Monday, November 03, 2008

Cheating at Confession

"This was my mother, when she was growing up, her experience of confession.

Small town Pennsylvania - Pennsylvania has lots of small towns - and she was born in the 20s, so this was probably in the 30s - the 1930s - and at that time people went to communion and confession once a year; they went during Great Lent.

So in that little town that had lots of kids of Russian immigrants, had a church - the Russian church, that was called so anyway. Those kids got out of school early that Friday afternoon because they were all going to communion the next day, on Saturday. So that Friday afternoon, they were dismissed early, they all went up to the church and got in line for confession. Problem was, the priest was not English-speaking and the kids didn't know how to speak Russian because at home they spoke a dialect, like from the Ukraine and Poland and so on. So you have a communication problem.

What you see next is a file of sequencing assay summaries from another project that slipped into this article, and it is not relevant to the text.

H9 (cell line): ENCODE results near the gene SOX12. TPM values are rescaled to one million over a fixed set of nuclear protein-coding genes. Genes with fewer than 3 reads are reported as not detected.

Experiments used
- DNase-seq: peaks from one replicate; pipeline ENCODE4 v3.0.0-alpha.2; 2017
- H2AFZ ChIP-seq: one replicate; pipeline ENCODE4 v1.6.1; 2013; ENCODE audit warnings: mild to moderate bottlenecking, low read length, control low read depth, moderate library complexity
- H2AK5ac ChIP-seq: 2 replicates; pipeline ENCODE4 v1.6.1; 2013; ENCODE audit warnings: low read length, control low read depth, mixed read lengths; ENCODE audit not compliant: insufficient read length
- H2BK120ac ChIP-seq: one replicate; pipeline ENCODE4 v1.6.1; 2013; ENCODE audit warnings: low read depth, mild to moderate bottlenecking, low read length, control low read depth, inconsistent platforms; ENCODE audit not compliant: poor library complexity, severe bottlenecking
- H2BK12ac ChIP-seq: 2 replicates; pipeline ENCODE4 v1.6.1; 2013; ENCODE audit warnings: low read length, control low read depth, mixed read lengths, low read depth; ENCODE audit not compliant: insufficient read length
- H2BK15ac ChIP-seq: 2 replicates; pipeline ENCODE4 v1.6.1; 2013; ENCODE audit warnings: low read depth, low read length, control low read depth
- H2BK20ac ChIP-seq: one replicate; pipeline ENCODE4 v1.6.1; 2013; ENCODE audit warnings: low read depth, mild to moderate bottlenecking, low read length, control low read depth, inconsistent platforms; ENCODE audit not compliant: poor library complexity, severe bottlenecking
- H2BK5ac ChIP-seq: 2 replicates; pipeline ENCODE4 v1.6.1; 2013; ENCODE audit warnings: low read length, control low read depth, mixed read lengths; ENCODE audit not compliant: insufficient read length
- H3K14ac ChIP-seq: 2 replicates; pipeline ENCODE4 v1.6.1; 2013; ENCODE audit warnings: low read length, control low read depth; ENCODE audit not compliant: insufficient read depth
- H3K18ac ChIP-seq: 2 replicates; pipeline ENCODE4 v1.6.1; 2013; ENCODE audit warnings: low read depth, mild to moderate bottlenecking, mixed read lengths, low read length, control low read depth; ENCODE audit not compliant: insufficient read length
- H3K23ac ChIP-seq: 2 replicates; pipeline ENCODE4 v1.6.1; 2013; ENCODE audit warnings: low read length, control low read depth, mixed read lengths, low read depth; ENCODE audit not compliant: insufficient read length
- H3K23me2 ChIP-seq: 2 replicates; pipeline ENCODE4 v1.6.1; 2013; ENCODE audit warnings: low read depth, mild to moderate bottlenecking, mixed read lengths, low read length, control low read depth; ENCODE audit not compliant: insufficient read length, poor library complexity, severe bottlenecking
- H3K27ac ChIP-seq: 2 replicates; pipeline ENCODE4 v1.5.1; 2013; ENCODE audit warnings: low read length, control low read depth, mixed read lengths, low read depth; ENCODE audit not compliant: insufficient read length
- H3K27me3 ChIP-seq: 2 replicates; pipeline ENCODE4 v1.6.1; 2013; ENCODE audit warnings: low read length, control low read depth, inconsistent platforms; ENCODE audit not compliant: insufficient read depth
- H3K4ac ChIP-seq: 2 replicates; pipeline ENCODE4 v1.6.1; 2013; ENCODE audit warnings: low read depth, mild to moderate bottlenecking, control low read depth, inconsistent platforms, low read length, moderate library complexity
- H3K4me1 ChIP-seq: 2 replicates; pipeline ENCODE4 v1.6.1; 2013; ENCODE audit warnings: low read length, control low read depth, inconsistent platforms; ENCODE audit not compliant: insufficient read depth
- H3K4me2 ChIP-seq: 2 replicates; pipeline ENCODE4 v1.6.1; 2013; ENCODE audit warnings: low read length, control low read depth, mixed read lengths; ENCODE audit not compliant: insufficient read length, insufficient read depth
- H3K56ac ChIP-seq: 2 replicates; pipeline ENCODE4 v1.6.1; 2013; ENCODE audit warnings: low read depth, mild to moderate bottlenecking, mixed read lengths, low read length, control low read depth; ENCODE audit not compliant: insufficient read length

So they put one of the older girls first, who understood Russian - who really understood Russian - and they would listen to her answers. So the priest would say, did you this, did you do this, did you do this, and they were listening.

"Da, da, nyet, da, da, nyet."

So they eavesdropped and they go back and send it to each person in the line, "2 das and a nyet. 2 das and a nyet!"

So everybody memorised the answers to confession."

Mother Christophora, abbess of the Orthodox Monastery of the Transfiguration in Ellwood City, Pennsylvania, speaking at the Orthodox Christian Women’s conference in Montreal in March 2008.

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